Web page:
The coach guided Jane not to leap into the work but to get to know the client first. It was suggested that as Jane prepares to meet with her new client she should consider drafting a few questions to ask. Not only will this set clear expectations up front but it will also show the client that she is invested in the relationship and in working as effectively together as possible. It is important to gain an understanding of the client's business (the current state) as well as learning about its strategy and objectives (future state). In addition, the following questions were suggested: what challenges and obstacles will he or she likely encounter as he or she implements the strategy? How does the client like to work with service providers? What are the things that really bother him or her about past service providers?

Successful engagement is followed by successful delivery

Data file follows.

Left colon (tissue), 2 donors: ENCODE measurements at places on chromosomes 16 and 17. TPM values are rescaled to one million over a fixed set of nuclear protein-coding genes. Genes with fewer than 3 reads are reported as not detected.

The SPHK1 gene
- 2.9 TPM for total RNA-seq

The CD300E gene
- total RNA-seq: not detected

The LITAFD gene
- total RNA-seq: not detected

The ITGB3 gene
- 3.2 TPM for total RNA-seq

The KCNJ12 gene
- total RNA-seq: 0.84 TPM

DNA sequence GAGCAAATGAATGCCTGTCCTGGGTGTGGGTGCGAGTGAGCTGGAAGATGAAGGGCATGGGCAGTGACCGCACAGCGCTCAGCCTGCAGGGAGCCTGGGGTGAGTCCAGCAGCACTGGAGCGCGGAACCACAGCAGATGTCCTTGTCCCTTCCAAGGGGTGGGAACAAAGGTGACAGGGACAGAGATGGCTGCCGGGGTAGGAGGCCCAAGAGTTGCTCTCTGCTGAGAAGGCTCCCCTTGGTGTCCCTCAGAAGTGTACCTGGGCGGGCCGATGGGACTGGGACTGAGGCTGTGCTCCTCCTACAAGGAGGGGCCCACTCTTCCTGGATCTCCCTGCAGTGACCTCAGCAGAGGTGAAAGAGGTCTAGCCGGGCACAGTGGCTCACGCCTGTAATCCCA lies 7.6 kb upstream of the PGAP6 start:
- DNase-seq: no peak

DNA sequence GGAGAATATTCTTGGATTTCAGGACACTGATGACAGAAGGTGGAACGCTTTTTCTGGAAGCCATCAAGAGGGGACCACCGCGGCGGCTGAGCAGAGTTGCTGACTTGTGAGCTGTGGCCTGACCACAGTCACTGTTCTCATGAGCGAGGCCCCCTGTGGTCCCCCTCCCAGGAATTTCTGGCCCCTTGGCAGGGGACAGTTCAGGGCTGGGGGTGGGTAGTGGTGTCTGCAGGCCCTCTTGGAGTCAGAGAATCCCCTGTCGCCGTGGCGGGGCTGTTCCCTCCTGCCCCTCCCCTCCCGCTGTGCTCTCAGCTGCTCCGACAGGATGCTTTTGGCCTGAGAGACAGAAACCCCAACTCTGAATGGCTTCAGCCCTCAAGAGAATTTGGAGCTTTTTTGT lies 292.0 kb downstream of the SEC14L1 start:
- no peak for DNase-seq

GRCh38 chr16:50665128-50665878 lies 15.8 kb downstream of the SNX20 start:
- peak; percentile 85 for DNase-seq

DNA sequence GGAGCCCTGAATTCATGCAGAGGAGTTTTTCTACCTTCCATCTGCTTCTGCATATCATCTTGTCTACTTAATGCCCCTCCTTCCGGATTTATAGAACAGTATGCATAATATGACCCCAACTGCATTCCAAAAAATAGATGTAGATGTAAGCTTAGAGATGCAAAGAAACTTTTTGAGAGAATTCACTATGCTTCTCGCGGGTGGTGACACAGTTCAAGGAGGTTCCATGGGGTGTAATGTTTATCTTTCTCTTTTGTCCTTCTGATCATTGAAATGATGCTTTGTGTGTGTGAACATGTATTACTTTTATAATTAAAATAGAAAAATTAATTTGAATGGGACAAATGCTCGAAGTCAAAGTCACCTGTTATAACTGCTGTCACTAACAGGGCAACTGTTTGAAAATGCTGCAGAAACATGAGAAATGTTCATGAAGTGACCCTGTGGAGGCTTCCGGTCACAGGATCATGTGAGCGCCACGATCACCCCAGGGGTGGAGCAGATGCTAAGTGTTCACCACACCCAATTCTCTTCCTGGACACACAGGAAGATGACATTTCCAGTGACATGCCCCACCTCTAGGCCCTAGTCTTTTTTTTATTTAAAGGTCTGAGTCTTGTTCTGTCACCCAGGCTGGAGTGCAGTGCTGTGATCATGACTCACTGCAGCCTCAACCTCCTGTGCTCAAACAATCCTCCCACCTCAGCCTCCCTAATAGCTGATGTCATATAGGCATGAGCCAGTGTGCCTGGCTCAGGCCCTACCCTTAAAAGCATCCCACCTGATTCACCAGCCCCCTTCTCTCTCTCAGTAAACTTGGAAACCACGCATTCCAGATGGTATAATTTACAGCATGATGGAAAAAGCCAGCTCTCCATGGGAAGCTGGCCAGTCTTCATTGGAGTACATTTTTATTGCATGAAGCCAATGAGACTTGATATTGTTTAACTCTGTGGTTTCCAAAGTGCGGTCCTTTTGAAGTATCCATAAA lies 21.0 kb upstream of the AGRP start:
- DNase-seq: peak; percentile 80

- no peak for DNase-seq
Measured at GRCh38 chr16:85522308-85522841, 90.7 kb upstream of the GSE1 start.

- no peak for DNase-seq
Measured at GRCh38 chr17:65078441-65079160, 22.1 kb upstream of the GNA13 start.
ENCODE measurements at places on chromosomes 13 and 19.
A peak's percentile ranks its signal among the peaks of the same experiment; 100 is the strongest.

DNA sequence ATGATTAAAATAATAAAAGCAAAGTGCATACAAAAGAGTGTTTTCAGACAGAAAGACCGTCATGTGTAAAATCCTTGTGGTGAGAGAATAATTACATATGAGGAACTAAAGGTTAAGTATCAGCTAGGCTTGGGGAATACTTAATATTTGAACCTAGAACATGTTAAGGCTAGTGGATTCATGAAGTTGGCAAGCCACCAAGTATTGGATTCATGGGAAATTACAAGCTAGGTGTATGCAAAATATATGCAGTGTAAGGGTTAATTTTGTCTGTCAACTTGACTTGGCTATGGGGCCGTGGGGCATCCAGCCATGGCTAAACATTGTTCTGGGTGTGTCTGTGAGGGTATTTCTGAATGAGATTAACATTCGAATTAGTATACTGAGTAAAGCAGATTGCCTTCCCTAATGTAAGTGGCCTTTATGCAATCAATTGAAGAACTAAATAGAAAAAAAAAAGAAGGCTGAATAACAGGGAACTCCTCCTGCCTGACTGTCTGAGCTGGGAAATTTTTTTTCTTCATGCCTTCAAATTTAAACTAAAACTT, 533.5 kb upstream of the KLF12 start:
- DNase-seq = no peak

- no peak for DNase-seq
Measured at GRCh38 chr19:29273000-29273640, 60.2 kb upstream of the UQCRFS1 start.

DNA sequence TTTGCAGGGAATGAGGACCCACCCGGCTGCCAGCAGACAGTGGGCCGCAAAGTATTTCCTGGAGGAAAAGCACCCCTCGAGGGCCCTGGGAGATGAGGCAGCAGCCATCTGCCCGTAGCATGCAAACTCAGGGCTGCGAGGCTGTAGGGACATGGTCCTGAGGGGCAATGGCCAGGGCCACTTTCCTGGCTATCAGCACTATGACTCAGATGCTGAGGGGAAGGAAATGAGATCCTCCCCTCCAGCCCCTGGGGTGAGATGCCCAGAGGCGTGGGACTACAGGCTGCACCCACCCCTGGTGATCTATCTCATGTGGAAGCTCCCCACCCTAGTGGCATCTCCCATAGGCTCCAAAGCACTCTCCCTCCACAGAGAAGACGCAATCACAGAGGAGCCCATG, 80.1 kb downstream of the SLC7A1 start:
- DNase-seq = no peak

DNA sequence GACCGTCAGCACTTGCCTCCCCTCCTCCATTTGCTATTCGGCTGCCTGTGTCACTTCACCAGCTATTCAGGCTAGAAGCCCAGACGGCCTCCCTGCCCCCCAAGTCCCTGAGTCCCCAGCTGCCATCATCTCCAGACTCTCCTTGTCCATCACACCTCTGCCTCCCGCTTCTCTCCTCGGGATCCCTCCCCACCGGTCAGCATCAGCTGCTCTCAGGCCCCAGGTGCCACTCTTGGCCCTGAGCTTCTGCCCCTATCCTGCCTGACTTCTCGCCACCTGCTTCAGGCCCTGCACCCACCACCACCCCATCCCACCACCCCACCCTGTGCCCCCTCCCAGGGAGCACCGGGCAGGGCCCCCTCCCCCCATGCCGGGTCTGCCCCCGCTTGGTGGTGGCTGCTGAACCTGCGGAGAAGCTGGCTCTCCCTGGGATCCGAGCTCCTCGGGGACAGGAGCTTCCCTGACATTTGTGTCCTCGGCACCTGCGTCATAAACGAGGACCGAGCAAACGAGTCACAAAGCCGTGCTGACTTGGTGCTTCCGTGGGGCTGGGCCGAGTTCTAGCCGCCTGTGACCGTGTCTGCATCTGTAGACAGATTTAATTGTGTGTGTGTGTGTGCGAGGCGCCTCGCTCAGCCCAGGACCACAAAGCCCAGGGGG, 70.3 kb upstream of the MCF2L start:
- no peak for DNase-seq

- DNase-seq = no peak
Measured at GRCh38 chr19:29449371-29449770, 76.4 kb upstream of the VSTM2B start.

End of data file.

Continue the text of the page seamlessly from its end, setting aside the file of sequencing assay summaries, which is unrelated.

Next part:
Once Jane has engaged with her client and built trust, she needs to shift to maintaining the relationship in a way that sustains trust. It's easy to get wrapped up in the day-to-day commitments that come with working for a professional service firm. There are endless meetings to attend, reports to write, emails and requests to read and follow up on. However, Jane's coach cautioned her to be careful about sending hasty emails to clients and to think about the impression that she was sending to her clients. A hurried response could be interpreted as "this person is too busy and doesn't have time for me." Jane was told to keep her emails and voicemails professional, keeping texting jargon, emotions and slang words for friends outside of the workplace environment.

The same concept applies to voicemail greetings. Jane would often record a greeting at the start of the day explaining that she would be in back-to-back meetings and would not have access to voicemail or email. No matter how busy or overwhelmed Jane is, her clients should be none the wiser. She should always keep what's going on behind the curtain. It is recommended that she record a more welcoming greeting, then follow through and listen to messages often so she could get back to clients right away, even if only to say, "I got your message, I am working on it, and I will book a meeting for us to discuss findings." If Jane can learn to be more responsive and return calls quickly, it will show clients that they are important to her.

Asking for regular feedback deepens the relationship